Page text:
BWW Review: KNIVES IN HENS, Donmar Warehouse

BWW Review: KNIVES IN HENS, Donmar WarehouseBWW Review: KNIVES IN HENS, Donmar Warehouse"I must look close enough to discover what it is". Uttered by one of the characters in Knives in Hens, the same could be said of the play itself. Obscuring and drawn out at points, an impressive cast and some illuminating lighting shine through, rediscovering this classic in the Donmar Warehouse's revival.

Pony William and his wife play a crucial role in their community: ploughing the fields, they collect the grain to feed the town. These are their roles, according to William; the Young Woman should not question them or him. On the outskirts of town lives the despised miller Gilbert, a man of mystery and murmurs. Journeying to him, the Young Woman goes on another journey of sorts. As her world widens, so too do her words as she discovers an unclaimed power.

Knives in Hens was the first play by renowned Scottish playwright David Harrower, launching him onto the theatrical scene. He sets the action in an undefined location and time, which Soutra Gilmour reinforces in her set design. Grey, dark and desolate, the only notable piece of scenery is a miller's grindstone. Against this blank slate, certain themes speak out to audiences today. One in particular resonated strongly in Yaël Farber's production, that being the female voice.

Farber played with this idea earlier this year in the poorly received Salomé at the National Theatre and its eponymous, near silent heroine. "When a thing's got a name, it's got a use". Declared by Harrower's female protagonist, she has no name herself, her identity intrinsically bound to her husband. As she realises the power of words, she sets out to reclaim and rename herself, rewriting her own narrative.

In a play which places so much emphasis on the power of language, the opening sequence feels eerily silent. As the Young Woman plucks a hen, William labors in the fields, and both come together that evening. (Although, it's likely only one of them really comes, so to speak.) This opening sets up the dynamics of their relationship, contrasting starkly to that of her and the miller's. Discourse serves as intercourse for them, breathing and breeding new words together. Harrower's dialogue has flashes of Shakespeare here and is at its clearest.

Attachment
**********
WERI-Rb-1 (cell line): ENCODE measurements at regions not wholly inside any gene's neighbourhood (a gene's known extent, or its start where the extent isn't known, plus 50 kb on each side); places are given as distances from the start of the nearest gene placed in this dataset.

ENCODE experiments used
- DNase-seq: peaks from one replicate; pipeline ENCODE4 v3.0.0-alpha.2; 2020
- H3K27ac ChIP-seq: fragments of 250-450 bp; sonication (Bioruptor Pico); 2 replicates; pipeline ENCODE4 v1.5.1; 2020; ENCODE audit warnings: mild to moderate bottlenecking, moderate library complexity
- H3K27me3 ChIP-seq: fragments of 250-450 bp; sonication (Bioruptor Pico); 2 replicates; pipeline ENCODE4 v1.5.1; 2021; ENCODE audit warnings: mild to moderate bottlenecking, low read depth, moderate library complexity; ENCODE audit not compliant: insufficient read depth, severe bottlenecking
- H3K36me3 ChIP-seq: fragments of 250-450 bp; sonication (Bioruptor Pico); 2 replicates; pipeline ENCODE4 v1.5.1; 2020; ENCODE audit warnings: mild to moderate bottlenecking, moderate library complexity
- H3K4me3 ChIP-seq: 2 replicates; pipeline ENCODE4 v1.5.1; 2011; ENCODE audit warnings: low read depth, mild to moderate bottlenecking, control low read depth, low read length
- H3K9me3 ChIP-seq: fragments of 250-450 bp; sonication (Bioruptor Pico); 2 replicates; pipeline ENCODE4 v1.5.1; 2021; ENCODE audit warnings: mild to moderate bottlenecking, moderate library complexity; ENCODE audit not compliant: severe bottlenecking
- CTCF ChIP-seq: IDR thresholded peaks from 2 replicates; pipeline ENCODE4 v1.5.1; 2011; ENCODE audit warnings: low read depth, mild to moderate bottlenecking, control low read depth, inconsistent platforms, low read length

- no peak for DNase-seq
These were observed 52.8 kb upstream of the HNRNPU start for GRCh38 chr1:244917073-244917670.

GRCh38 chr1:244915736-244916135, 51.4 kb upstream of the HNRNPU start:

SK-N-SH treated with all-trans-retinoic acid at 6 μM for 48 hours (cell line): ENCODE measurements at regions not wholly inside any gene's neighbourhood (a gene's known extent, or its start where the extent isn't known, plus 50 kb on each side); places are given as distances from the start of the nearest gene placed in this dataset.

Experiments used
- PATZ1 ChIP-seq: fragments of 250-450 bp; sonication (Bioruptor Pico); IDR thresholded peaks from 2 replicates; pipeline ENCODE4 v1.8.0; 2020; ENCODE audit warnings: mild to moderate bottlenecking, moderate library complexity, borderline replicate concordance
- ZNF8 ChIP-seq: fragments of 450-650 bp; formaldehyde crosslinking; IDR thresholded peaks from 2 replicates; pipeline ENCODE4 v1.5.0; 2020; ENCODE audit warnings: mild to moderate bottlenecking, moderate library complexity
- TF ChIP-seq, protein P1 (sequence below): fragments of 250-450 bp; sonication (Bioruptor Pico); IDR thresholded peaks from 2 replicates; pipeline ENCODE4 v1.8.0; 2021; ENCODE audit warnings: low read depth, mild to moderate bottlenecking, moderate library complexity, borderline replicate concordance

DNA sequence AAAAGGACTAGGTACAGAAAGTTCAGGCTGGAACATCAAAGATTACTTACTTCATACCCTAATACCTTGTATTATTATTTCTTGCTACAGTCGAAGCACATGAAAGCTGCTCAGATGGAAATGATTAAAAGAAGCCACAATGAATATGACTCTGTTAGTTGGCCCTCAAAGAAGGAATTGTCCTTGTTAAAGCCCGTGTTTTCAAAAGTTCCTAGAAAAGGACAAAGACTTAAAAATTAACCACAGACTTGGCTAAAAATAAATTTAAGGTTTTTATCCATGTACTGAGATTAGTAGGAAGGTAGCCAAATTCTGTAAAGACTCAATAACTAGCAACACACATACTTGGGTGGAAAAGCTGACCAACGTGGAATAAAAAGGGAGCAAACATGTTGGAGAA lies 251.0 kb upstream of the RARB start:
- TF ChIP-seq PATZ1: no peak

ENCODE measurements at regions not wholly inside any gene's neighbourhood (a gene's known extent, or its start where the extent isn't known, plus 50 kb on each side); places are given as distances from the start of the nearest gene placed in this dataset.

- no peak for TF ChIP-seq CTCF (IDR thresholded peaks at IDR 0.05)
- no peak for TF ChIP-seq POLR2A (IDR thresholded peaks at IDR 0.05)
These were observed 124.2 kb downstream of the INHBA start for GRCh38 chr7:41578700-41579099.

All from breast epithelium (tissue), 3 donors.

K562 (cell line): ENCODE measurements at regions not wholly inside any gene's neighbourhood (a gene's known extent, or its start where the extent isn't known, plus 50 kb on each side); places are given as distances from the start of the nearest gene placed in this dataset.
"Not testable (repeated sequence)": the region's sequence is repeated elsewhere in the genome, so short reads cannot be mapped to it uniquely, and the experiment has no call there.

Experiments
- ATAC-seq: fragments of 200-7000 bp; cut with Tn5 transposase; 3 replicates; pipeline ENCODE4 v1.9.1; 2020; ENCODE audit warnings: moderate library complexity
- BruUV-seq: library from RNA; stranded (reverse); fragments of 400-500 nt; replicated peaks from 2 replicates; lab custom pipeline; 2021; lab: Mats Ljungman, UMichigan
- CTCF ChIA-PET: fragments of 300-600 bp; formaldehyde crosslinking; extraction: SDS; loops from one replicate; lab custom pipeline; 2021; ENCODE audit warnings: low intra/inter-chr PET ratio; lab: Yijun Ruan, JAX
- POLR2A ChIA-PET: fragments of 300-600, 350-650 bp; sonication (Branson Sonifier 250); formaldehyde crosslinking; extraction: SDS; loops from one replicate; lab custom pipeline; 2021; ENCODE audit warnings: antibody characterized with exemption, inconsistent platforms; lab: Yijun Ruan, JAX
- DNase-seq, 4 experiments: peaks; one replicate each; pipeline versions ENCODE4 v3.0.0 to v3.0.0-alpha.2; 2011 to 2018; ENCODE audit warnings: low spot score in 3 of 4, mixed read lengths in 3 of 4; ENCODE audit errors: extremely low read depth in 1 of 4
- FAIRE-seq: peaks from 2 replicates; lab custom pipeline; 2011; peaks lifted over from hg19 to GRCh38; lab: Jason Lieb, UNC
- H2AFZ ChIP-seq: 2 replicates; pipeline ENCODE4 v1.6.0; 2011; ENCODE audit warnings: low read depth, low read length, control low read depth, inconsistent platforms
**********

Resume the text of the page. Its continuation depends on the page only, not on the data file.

At points though, the abstract language does obscure the action. Metaphors hang over the play and a soliloquy is repeated throughout. The Young Woman struggles to find the words to describe a cloud, the sun, a puddle. As the language breaks down, so too did I feel the play.

Similar moments of inaction and silence seem to grind proceedings to a halt. The opening feels drawn out, as laborious as the very work they're enacting. Set changes creep in this petty pace, the transition to the miller's house requiring two people who surely could have been obscured by lighting. A very slow fade to black produces smatters of applause prematurely, the audience mistaking it for the end.

Tim Lutkin's lighting does, however, illuminate Farber's vision on the whole. Darkness engulfs the majority of the piece, both figuratively and literally. The Young Woman initially seeks out light: in the field, in the Lord, in herself. Secrets lurk in the shadows, inhabited by the miller. Juxtapositions of light and dark haunt their scenes together, the lighting flickering here and there as she is tempted.

Judith Roddy gives a revelatory performance as the Young Woman. Emotionally draining, it's as if she is experiencing each new word for the very first time too. Despite the giant stone, it is Christian Cooke who dominates the stage. He controls every inch of the space, from his stable to his wife's personal boundaries. Cooke intimates intimidation, looming over Roddy with the slightest tilt of a head.

Matt Ryan is not the mysterious miller I had hoped for, a shade more melancholic. His early scenes with Roddy convey a real frisson, madly thrusting words at each other. Unfortunately, there is little chemistry beyond that, the Young Woman more interested in his pen than any other appendage.

Gifted a world of words, Farber doesn't quite twist the knife in deep enough. To "look close enough" could discover not just what Harrower's play is, but what it could be.

Knives in Hens at Donmar Warehouse until 7 October

Photo credit: Marc Brenner

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